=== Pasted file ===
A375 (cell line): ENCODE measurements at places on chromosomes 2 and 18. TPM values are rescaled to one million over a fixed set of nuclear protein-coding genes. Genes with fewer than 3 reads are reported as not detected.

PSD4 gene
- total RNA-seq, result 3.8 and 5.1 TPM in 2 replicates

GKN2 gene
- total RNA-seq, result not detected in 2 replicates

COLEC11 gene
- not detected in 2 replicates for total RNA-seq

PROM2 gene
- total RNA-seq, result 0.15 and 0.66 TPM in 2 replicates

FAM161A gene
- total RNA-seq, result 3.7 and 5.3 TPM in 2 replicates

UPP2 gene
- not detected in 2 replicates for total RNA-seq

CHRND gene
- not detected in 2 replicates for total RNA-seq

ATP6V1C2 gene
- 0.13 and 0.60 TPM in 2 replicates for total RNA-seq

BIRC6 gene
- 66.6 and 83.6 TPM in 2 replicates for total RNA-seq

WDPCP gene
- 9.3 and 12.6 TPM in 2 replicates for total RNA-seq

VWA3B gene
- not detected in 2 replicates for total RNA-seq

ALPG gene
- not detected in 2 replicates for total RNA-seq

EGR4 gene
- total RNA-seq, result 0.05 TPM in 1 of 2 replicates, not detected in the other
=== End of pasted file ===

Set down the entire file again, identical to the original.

A375 (cell line): ENCODE measurements at places on chromosomes 2 and 18. TPM values are rescaled to one million over a fixed set of nuclear protein-coding genes. Genes with fewer than 3 reads are reported as not detected.

PSD4 gene
- total RNA-seq, result 3.8 and 5.1 TPM in 2 replicates

GKN2 gene
- total RNA-seq, result not detected in 2 replicates

COLEC11 gene
- not detected in 2 replicates for total RNA-seq

PROM2 gene
- total RNA-seq, result 0.15 and 0.66 TPM in 2 replicates

FAM161A gene
- total RNA-seq, result 3.7 and 5.3 TPM in 2 replicates

UPP2 gene
- not detected in 2 replicates for total RNA-seq

CHRND gene
- not detected in 2 replicates for total RNA-seq

ATP6V1C2 gene
- 0.13 and 0.60 TPM in 2 replicates for total RNA-seq

BIRC6 gene
- 66.6 and 83.6 TPM in 2 replicates for total RNA-seq

WDPCP gene
- 9.3 and 12.6 TPM in 2 replicates for total RNA-seq

VWA3B gene
- not detected in 2 replicates for total RNA-seq

ALPG gene
- not detected in 2 replicates for total RNA-seq

EGR4 gene
- total RNA-seq, result 0.05 TPM in 1 of 2 replicates, not detected in the other